It’s on the tip of their tongue either because they are genuinely curious about the lifestyle and are looking for tips on how to become a traveler, or because they are just trying to know about your business.
The moment people realize that you seem to always be off somewhere, they become curious about how you afford all these trips. And, one day, over coffee or wine, the question comes out: “How do you afford all these trips?”
Side bar. Unless a person contributes to my lifestyle, they have no business monitoring my finances. Because, sometimes, that’s what this question is about! The person thinks you're living above your means, or they think you’re holding out—like you won the lottery and didn’t tell.
That said, it’s all about the tone and the person who asks.
Here’s what I’d tell that friend who is genuinely curious about the lifestyle.
Traveling has a cost
If, like me, you don’t get paid to travel, you know that weekend getaways and Eat, Pray, Love type of journeys—and everything in between—have a cost. And depending on one’s travel style and budget, it may be on the pricey side.
To be clear, I don’t think that embracing the lifestyle is as easy as bringing your own lunch to work or opening a travel account—all tips that may work for some, but not for all. Because travel has a cost, I consider it to be a privilege. Also, it is to be noted that some people may have the interest and not the budget. And vice versa.
Balling on a budget
But traveling may not cost as much as people think. A lot of us out here are balling on a budget. We’ve become adept at looking for and finding good deals. We are skilled in the art of using travel apps. We spend quite some time doing our research.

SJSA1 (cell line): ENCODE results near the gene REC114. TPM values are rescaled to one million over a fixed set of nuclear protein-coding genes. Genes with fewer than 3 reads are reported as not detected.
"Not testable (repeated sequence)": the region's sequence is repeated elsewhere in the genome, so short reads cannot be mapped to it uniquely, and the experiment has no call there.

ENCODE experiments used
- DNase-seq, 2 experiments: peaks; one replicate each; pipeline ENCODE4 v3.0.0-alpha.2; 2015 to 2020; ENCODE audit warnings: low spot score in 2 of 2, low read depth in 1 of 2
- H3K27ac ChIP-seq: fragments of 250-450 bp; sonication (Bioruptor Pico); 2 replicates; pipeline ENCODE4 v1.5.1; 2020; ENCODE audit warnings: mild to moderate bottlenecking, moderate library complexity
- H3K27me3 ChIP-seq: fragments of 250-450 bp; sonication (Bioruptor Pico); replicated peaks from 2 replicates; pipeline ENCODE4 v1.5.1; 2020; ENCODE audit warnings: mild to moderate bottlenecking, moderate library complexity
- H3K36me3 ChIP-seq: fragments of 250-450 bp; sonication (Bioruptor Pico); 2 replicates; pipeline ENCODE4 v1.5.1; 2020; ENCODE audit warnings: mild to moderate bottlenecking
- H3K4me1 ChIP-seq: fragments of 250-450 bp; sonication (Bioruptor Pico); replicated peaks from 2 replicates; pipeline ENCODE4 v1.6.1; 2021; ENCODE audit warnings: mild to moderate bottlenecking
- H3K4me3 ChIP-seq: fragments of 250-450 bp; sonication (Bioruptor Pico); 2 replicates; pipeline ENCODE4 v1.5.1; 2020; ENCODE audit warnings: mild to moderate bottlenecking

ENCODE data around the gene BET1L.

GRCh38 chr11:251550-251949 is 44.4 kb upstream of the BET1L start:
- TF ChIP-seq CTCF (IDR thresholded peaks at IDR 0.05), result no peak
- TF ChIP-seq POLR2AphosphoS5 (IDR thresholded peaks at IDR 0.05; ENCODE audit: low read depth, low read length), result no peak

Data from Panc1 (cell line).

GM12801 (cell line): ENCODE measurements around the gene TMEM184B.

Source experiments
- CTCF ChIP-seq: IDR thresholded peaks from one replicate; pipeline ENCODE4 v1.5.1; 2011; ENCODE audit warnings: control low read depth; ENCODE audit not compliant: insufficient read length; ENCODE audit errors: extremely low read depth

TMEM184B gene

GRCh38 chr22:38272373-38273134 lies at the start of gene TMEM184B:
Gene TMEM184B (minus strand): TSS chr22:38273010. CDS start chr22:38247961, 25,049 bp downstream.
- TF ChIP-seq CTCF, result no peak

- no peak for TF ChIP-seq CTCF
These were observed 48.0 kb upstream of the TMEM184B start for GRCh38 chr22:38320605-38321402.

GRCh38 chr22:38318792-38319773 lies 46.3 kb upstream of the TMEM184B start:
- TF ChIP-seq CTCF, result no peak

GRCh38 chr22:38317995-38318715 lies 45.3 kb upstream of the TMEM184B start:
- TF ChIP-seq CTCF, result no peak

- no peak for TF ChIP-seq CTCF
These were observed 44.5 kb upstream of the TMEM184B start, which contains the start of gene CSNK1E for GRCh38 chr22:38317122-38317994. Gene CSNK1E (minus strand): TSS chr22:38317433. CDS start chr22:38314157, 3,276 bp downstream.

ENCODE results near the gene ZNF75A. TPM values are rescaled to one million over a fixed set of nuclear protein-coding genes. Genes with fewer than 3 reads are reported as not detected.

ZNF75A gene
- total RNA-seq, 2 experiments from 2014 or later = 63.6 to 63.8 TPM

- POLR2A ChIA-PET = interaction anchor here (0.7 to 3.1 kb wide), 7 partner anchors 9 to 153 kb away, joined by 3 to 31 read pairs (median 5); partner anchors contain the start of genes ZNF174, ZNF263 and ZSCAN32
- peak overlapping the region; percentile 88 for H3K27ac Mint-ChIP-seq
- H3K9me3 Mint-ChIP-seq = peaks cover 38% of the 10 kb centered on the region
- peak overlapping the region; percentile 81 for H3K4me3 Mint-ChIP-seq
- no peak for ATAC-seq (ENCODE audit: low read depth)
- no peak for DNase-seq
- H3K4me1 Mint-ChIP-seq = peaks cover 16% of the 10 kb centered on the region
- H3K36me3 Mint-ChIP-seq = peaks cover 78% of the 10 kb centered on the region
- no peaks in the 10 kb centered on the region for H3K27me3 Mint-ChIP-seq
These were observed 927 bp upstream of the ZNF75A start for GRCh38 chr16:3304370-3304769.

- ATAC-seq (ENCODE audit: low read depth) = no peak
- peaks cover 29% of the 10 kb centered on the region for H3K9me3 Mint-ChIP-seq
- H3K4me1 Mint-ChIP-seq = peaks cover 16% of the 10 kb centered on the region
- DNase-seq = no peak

And it’s nothing to be ashamed of! Most people like a good deal, regardless of their finances.
Traveling on a budget often means splurging on some things and being a bit more conservative on others. For example, I often choose to spend money on fine dining experiences rather than paying for a photoshoot. There’s no right way to spend your money, only the way you see fit. You can’t go wrong by spending towards things that genuinely bring you joy, but don’t put you in the red. More on that later.
It’s not always glamorous
Some people will automatically think that you travel business class, stay in the most expensive hotels and dine at the finest restaurants while you’re on the road.
While this may be true for some, it is not the reality for most.
Sometimes, a cheaper flight means an extra layover (a long one, if you’re lucky!), not enough leg-room, fixed travel dates. It may mean spending hours researching the best credit card to collect miles. If you’re booking your trips yourself, add in a few more hours to do research about accommodations, how to get around, etc.
Financing the lifestyle is a beast of its own. Some may have enough discretionary funds and not have to worry about it. Most may require a little extra effort.
Open a travel savings account.
You can decide to save until you can afford your dream vacation. Or you may choose to plan a trip with the amount saved over, say, a year. Either way, seeing that fund grow may help you keep your goals in mind. I find that this requires discipline—a quality I lack when it comes to money.
What works best for me is sòl (I’m Haitian), a collective savings system (it’s known as tontine, esusu, susu in other parts of the world). The idea is that there’s a pot in which contributors put in money each month, and each month a different contributor receives the entire pot. It’s a system based on trust and community. This works for me because I don’t have access to the money and am accountable to others.
Get a side hustle.
We keep on reading about how good it is to have multiple sources of income. One of these sources could be used to cover your travel expenses.
Book a trip with a payment plan.
If, like me, you are just not disciplined as you should be with your savings, a payment plan may be a better option for you.
Turn your passion into a career.
If seeing the world is what you want, there are opportunities out there that will allow you to get paid while living your passion. It may require a change in career. It may be your side hustle.
Don’t do it for the Gram
It’s easy to look at what others do and try to do the same. But being in the red so that you can one-up another person just isn’t cute. Finding a balance between the travel style you want and the travel style you can actually pay for is key. Be realistic about what you can afford.
Just like that, I’ve become one of these folks who try to tell you what to do with your money… And for that, I apologize.
What are some tips you’d share with someone who’s curious about the travel lifestyle?